By Namrata Hazarika / GICJ

“Each country has a different approach to tackle contemporary slavery,” said Special Rapporteur on contemporary forms of slavery, Tomoya Obokata, “All are encouraged as long as they are enforced”. 

The 9th meeting of the 51st HRC session was held on the 15th of September 2022. It linked the continued prevalence of contemporary forms of slavery to business and human rights. Mr Obokata addressed the growing gap between policies and enforcement in businesses as well as the lack of regulations to curb discrimination in the informal economy. More than 50% of global labour is informal. The absence of stringent policies to forbid racially discriminatory practices normalises intolerance. Hence, recommended better education and professional training that reflects easier accessibility and enhanced affordability. Moreover, he urged for better and proportionate representation of minority groups in legislative state bodies as well as trade unions to materialise said recommendations.

Delegations of member states underlined the root causes of modern slavery, most prominently poverty and systemic racism that breeds exclusion. Multiple delegations linked potential solutions to eliminate said remnants of enslavement to breaking the self-perpetuating cycle of poverty and creating safe spaces for minorities, to prevent intersectional discrimination.  States like Sri Lanka and Mauritania even invited the SR to conduct independent investigations in their respective states.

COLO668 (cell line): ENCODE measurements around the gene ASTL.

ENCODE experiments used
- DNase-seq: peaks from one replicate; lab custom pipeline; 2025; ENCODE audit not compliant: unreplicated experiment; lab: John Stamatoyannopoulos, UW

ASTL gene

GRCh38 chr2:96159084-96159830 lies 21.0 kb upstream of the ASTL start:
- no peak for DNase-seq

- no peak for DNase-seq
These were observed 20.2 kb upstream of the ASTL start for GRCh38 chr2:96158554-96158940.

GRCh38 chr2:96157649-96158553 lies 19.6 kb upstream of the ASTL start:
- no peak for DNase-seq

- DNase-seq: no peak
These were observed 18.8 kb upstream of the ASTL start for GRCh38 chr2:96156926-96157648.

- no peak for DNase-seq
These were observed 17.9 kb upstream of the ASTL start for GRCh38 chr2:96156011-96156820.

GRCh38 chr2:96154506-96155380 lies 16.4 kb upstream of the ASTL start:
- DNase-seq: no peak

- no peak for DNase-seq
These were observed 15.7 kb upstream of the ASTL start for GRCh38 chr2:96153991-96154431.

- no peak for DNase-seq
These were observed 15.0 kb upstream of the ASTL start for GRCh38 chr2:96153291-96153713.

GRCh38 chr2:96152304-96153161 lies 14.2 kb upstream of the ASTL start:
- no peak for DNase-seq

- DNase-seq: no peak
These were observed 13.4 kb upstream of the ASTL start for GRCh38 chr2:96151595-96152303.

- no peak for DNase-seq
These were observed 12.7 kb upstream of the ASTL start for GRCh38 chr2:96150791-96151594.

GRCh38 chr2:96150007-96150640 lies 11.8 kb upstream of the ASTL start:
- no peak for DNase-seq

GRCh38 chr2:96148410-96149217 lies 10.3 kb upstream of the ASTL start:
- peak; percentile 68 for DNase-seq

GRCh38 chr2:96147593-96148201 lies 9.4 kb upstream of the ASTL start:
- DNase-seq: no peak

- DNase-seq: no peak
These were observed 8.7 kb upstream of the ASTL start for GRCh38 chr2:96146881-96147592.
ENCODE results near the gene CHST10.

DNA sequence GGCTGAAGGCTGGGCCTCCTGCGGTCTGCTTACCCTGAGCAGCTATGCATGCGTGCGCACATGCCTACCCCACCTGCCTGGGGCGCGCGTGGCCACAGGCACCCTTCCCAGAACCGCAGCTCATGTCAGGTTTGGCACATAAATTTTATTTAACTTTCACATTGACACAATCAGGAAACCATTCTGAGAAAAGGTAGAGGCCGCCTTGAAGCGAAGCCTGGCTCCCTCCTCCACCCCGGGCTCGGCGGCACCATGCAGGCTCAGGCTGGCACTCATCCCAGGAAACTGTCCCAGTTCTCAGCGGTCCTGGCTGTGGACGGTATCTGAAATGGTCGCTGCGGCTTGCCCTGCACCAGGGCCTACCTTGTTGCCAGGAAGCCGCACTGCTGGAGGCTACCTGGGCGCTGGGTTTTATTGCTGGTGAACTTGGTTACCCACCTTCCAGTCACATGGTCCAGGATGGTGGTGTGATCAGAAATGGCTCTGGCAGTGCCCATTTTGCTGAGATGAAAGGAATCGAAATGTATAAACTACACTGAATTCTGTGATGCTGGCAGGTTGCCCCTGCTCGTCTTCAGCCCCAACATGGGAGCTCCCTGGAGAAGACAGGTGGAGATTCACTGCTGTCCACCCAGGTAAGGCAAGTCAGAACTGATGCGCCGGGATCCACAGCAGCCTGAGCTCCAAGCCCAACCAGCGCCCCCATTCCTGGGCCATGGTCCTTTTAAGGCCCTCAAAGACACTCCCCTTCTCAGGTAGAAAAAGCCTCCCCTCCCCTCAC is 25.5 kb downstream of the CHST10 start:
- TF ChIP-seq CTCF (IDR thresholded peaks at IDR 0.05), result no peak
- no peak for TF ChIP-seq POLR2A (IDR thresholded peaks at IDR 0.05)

Geneva International Centre for Justice (GICJ) strongly and fully condemns all forms of contemporary slavery and labels it as a serious crime against humanity. We are alarmed by the stagnation in global efforts to curb said exploitations. GICJ urges member-states to strengthen their provisions prohibiting hate based on difference.

We will be publishing a full discussion report on this discussion, stay tuned!

slavery, discrimination, racism, hrc51, Special rapporteurInteractive Dialoguehuman rights councilHuman RightsJusticeGenevaGeneva International Centre for Justice

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